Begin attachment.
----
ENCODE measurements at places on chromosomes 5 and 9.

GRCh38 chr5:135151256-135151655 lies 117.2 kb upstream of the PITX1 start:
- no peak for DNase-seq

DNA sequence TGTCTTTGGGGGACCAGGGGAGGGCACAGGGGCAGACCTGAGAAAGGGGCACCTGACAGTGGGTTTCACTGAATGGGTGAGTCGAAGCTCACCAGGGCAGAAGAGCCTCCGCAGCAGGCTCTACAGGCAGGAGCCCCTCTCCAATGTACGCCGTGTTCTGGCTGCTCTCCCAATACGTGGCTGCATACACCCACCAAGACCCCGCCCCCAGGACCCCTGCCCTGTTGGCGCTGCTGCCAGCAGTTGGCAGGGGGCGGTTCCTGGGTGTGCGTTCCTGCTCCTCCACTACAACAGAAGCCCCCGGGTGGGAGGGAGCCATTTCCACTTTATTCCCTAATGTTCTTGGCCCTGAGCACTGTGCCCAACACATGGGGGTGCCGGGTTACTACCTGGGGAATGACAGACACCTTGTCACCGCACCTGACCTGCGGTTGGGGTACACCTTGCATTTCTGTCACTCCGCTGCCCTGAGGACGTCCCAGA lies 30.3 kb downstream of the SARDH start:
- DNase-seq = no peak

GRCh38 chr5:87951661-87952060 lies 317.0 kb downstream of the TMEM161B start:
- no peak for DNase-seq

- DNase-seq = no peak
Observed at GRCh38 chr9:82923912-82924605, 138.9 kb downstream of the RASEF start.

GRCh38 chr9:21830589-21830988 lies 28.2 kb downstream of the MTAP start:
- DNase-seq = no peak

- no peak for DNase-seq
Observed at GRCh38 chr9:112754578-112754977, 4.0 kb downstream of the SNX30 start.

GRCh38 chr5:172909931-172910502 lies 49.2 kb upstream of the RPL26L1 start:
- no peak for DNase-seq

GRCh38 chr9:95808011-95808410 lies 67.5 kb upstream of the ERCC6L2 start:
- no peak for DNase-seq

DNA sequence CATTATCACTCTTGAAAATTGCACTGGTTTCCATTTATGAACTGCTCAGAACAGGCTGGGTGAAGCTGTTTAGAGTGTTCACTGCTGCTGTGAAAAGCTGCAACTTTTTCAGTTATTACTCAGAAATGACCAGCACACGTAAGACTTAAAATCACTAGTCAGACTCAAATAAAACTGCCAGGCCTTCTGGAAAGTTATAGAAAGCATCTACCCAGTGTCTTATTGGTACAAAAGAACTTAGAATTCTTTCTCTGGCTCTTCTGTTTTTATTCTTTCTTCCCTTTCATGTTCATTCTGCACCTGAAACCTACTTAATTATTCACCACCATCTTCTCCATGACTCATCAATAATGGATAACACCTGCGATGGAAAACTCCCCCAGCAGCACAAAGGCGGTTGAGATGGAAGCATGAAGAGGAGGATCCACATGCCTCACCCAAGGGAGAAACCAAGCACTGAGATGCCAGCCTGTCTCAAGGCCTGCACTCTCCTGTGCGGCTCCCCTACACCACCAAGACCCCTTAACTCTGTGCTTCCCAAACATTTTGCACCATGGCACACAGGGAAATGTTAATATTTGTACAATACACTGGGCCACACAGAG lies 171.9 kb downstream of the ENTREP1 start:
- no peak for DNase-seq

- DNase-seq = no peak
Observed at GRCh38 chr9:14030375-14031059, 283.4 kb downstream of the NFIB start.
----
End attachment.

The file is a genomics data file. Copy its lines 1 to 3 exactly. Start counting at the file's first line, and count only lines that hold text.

ENCODE measurements at places on chromosomes 5 and 9.

GRCh38 chr5:135151256-135151655 lies 117.2 kb upstream of the PITX1 start:
- no peak for DNase-seq